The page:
Academic journal article International Journal of Psychology and Psychological Therapy

Relational Frame Theory: Some Implications for Understanding and Treating Human Psychopathology

Academic journal article International Journal of Psychology and Psychological Therapy

Relational Frame Theory: Some Implications for Understanding and Treating Human Psychopathology

Article excerpt

Researchers and clinicians, from a variety of psychological perspectives, assume that incidences or clusters of psychopathology involve abnormal behavior (Davison, Neale, & Krung, 2004). A number of key classification systems have been traditionally employed as a means of organizing these behaviors -and the thoughts, feelings, and other internal states to which they are related- into syndromes or functional classes that can readily be discussed in the scientific and lay communities. The most widely used categorical model of classification is DSM (the Diagnostic and Statistical Manual) in which clusters of abnormal behaviors, thoughts, and feelings are grouped as syndromes, that in turn are organized across five interrelated classification axes (American Psychiatric Association, 1994). From a strictly behavioral perspective, however, syndromal classification appears to be of limited utility in identifying common functional dimensions of abnormal behavior (Wilson, Hayes, Gregg, & Zettle, 2001). It is perhaps for this reason that syndromal classification has not been adopted as a primary diagnostic tool by researchers and practitioners who advocate a functional, and typically behavioranalytic, approach to psychological problems (Hayes, Wilson, Gifford, Follette, & Strosahl, 1996). In contrast, these professionals demonstrate a preference for a dimensional model of classification that emphasizes functional behavioral overlaps or commonalities that directly guide assessment and treatment (e.g., the presence of high levels of emotional avoidance, see Hayes, Nelson, & Jarrett, 1987). Identification of these commonalities is driven almost entirely by a core set of basic behavioral principles, thereby reflecting a more integrated scientist-practitioner approach to psychopathology than that offered by syndromal classifications (Barlow, Hayes, & Nelson, 1985).

One important corollary of the functional or behavior-analytic approach to abnormal behavior, that arises from its reliance upon a core set of basic behavioral principles, is the need to effect appropriate changes in the applied science when the basic scientific principles are modified or extended. The current paper argues that such a change is presently underway in the science of behavior analysis under the rubric of Relational Frame Theory (RFT, Hayes, Barnes-Holmes, & Roche, 2001). Specifically, these researchers have argued that the burgeoning literature on derived stimulus relations calls for a reinterpretation of complex human behavior, including most types of abnormal behavior, that extends beyond a purely contingency-based analysis. The primary aim of the current paper is to describe the behavioral account of human language and cognition, known as RFT, and its implications for a new functional interpretation of human psychopathology as complex human verbal behavior.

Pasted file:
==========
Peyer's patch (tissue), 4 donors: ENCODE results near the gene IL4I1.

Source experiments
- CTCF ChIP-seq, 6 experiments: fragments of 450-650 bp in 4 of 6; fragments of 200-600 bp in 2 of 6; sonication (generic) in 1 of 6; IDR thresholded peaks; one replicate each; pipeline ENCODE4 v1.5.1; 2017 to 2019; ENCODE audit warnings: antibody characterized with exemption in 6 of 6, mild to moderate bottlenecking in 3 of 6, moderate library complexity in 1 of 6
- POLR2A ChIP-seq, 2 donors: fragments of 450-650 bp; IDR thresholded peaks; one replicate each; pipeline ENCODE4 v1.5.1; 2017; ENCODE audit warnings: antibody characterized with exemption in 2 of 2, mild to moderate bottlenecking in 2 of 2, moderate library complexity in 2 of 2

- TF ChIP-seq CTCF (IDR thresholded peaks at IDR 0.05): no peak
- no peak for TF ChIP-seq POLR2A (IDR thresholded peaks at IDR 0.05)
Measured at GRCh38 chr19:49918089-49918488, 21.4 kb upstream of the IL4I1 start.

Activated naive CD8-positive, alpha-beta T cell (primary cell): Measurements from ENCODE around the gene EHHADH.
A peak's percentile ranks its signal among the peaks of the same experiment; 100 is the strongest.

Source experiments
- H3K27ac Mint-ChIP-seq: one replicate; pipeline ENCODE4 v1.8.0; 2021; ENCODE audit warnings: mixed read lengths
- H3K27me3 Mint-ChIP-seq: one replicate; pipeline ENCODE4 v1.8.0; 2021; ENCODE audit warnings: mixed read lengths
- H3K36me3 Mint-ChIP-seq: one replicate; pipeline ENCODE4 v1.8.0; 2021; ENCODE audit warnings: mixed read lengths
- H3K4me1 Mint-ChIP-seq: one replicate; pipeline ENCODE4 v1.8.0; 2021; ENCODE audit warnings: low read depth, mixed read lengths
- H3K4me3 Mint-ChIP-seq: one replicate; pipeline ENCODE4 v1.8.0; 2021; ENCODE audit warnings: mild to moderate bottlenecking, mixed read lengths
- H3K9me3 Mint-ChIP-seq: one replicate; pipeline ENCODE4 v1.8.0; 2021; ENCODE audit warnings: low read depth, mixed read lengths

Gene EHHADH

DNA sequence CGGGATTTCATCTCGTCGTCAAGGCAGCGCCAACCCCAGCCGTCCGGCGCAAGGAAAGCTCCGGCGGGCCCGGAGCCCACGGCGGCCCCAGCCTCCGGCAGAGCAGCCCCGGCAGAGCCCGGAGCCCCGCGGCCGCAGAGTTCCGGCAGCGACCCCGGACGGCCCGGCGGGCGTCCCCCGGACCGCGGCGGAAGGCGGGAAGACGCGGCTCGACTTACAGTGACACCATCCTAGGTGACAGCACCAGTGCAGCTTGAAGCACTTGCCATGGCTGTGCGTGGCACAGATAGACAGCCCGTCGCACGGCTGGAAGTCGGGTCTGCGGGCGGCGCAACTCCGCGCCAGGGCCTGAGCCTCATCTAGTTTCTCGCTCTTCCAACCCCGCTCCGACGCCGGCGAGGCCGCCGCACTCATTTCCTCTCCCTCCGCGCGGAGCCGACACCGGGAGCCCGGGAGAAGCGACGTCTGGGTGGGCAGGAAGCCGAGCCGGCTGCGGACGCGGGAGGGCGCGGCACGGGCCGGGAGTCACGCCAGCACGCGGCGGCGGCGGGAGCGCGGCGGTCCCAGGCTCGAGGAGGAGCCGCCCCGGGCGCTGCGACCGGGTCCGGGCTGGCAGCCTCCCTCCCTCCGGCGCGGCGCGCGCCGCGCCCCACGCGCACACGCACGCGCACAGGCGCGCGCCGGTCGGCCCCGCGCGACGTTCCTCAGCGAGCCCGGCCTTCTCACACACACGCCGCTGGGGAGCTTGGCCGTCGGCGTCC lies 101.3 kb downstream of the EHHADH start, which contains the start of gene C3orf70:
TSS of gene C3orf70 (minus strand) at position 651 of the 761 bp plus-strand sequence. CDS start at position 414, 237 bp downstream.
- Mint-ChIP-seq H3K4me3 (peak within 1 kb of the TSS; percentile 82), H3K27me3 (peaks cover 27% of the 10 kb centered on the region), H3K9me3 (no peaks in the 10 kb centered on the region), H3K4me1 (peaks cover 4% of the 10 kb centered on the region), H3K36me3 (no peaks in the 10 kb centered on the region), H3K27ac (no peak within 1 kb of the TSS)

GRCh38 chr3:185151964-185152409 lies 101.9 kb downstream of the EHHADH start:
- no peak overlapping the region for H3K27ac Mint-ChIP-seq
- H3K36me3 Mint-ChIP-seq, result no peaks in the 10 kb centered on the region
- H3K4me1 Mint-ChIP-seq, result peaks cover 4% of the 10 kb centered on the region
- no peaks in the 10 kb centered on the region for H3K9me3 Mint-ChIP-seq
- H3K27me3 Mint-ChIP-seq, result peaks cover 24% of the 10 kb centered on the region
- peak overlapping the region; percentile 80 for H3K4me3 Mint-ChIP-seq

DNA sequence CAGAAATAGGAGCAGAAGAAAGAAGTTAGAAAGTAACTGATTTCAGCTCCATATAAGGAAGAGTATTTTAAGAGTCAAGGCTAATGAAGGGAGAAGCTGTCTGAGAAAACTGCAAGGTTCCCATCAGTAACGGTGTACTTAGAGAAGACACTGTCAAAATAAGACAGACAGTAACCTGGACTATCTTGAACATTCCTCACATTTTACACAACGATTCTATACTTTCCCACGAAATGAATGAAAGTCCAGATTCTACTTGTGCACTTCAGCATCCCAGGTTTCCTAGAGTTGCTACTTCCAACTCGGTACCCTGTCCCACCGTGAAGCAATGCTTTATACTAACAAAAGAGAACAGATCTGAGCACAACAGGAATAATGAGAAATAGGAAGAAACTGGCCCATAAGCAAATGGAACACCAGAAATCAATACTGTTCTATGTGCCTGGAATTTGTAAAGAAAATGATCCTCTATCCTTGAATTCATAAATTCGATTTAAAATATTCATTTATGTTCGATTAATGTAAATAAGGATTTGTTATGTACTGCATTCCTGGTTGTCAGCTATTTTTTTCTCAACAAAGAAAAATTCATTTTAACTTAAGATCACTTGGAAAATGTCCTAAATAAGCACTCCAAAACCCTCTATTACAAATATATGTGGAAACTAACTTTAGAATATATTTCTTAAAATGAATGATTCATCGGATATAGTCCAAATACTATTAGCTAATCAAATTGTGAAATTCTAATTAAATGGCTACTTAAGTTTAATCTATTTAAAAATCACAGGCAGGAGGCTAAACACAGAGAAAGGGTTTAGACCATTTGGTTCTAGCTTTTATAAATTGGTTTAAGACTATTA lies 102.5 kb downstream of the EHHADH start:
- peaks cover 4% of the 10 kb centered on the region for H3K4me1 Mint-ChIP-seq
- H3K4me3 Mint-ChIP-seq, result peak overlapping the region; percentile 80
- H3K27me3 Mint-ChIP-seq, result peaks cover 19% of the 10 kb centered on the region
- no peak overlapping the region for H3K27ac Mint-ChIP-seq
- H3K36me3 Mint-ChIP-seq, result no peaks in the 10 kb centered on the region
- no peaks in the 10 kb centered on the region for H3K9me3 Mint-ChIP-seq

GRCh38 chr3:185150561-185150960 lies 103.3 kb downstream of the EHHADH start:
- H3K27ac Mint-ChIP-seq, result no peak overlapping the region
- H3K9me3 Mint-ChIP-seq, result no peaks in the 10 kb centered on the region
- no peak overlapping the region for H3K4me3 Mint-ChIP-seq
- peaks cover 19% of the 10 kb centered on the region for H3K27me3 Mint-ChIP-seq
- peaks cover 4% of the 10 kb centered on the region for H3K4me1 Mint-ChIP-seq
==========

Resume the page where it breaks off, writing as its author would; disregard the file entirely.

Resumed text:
The current article is divided into three parts. In Part 1, we provide a brief summary of the integrated history of behavioral psychology and behavior therapy, including their emphases on the principles of classical and operant conditioning as the basis for an account of human psychopathology. In Part 2, the core features of RFT are presented, including the three concepts of bidirectional stimulus relations, relating relations, and rule-governance that constitute critical components of the RFT approach to human suffering. The paper therein attempts to illustrate, with the use of clinically relevant examples, the ways in which these concepts can be used to understand psychopathology and psychotherapy. In Part 3, RFT interpretations of three central features of Acceptance and Commitment Therapy (ACT), namely acceptance, defusion, and values are provided with a view to demonstrating the utility of basic RFT concepts in the treatment of human suffering.



Early behavior therapists hailed 'Learning Theory' as the scientific basis from which to understand human psychopathology, and substantive empirical evidence of basic behavioral principles did much to stimulate the development of new intervention procedures and to generate clinical interest in the basic science (Mahoney, 1994). …

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